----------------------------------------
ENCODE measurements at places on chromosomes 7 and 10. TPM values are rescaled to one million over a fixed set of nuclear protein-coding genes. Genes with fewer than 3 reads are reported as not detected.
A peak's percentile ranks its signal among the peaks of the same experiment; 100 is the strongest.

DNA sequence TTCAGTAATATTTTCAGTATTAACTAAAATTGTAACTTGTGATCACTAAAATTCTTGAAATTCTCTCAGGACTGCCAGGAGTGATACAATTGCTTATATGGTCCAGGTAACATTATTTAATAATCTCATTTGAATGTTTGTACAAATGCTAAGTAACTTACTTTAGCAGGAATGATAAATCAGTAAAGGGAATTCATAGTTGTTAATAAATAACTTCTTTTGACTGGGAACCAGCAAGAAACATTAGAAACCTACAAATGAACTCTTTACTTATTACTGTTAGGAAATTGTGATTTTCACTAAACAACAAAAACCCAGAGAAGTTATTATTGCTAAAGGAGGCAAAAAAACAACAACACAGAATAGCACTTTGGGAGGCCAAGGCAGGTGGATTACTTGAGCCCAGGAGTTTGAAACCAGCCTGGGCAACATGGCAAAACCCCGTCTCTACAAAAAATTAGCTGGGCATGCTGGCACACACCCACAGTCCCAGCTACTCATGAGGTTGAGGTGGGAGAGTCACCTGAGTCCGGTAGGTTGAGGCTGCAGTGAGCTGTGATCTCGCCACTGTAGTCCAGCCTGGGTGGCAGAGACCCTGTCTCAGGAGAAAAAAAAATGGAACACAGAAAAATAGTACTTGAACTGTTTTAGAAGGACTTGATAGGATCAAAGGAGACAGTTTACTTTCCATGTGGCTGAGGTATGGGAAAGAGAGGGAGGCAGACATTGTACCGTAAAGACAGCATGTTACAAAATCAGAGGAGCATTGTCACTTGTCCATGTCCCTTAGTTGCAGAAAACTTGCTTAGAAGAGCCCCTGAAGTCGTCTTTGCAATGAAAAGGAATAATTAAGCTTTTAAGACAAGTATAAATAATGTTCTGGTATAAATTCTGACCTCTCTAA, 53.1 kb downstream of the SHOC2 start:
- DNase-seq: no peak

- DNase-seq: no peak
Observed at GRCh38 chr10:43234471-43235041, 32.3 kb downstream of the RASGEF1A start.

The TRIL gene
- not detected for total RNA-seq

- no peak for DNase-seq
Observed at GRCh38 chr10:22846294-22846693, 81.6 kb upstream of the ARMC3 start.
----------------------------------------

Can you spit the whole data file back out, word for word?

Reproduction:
ENCODE measurements at places on chromosomes 7 and 10. TPM values are rescaled to one million over a fixed set of nuclear protein-coding genes. Genes with fewer than 3 reads are reported as not detected.
A peak's percentile ranks its signal among the peaks of the same experiment; 100 is the strongest.

DNA sequence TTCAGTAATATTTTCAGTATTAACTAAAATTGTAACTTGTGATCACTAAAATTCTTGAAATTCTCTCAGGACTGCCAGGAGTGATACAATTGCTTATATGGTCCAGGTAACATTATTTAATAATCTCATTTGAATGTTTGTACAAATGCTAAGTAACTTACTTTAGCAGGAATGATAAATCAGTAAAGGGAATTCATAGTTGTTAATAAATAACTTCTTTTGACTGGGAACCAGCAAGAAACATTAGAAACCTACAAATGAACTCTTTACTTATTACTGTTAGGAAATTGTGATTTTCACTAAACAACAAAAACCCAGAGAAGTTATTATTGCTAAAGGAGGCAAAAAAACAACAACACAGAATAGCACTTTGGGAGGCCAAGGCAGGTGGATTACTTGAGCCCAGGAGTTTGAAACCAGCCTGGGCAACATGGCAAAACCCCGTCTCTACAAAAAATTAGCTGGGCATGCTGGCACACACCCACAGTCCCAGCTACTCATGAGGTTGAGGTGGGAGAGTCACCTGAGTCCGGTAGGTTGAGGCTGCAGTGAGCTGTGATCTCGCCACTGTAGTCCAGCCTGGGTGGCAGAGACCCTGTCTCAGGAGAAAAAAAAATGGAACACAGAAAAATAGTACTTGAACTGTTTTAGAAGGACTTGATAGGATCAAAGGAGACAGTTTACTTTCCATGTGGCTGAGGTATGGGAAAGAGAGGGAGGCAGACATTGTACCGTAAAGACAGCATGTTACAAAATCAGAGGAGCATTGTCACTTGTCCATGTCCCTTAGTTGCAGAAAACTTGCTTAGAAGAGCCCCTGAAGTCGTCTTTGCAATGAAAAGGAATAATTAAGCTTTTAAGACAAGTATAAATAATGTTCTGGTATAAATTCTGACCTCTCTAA, 53.1 kb downstream of the SHOC2 start:
- DNase-seq: no peak

- DNase-seq: no peak
Observed at GRCh38 chr10:43234471-43235041, 32.3 kb downstream of the RASGEF1A start.

The TRIL gene
- not detected for total RNA-seq

- no peak for DNase-seq
Observed at GRCh38 chr10:22846294-22846693, 81.6 kb upstream of the ARMC3 start.